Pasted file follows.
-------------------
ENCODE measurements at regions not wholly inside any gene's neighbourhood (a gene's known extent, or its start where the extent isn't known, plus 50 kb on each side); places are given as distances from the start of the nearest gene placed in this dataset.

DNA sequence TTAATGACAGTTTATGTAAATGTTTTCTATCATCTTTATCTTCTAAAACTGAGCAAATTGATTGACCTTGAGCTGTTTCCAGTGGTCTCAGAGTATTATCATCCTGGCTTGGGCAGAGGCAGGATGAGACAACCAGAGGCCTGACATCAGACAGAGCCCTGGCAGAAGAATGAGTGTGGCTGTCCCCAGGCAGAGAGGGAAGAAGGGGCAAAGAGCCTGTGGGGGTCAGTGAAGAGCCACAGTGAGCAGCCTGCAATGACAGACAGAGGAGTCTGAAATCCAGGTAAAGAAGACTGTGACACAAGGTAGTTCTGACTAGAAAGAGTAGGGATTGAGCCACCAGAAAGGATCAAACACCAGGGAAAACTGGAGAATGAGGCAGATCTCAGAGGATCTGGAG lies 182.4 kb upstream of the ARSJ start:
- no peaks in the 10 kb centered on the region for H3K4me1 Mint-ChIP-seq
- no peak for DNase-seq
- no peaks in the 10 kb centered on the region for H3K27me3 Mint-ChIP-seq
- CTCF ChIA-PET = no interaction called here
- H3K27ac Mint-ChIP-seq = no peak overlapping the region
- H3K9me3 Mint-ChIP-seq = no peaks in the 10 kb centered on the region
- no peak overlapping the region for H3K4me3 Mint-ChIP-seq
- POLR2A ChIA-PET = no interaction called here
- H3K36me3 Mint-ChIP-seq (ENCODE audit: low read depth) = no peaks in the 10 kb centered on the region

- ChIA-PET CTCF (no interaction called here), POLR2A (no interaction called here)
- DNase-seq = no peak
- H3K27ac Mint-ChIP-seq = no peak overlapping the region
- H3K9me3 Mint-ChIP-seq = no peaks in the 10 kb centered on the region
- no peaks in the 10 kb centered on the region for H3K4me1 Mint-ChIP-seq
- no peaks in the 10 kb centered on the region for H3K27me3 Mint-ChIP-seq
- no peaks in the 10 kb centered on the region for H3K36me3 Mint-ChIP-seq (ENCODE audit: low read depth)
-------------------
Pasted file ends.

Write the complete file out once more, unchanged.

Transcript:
ENCODE measurements at regions not wholly inside any gene's neighbourhood (a gene's known extent, or its start where the extent isn't known, plus 50 kb on each side); places are given as distances from the start of the nearest gene placed in this dataset.

DNA sequence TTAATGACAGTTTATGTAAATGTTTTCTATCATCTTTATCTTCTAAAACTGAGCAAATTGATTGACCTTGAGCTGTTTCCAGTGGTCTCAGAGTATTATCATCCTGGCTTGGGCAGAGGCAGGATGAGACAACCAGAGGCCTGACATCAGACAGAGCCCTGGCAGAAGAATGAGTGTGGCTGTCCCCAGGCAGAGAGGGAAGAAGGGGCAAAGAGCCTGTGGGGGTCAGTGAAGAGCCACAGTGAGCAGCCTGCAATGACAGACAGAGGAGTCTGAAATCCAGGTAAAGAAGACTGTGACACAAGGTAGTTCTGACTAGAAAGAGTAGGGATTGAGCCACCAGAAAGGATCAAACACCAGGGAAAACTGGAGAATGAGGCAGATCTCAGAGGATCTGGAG lies 182.4 kb upstream of the ARSJ start:
- no peaks in the 10 kb centered on the region for H3K4me1 Mint-ChIP-seq
- no peak for DNase-seq
- no peaks in the 10 kb centered on the region for H3K27me3 Mint-ChIP-seq
- CTCF ChIA-PET = no interaction called here
- H3K27ac Mint-ChIP-seq = no peak overlapping the region
- H3K9me3 Mint-ChIP-seq = no peaks in the 10 kb centered on the region
- no peak overlapping the region for H3K4me3 Mint-ChIP-seq
- POLR2A ChIA-PET = no interaction called here
- H3K36me3 Mint-ChIP-seq (ENCODE audit: low read depth) = no peaks in the 10 kb centered on the region

- ChIA-PET CTCF (no interaction called here), POLR2A (no interaction called here)
- DNase-seq = no peak
- H3K27ac Mint-ChIP-seq = no peak overlapping the region
- H3K9me3 Mint-ChIP-seq = no peaks in the 10 kb centered on the region
- no peaks in the 10 kb centered on the region for H3K4me1 Mint-ChIP-seq
- no peaks in the 10 kb centered on the region for H3K27me3 Mint-ChIP-seq
- no peaks in the 10 kb centered on the region for H3K36me3 Mint-ChIP-seq (ENCODE audit: low read depth)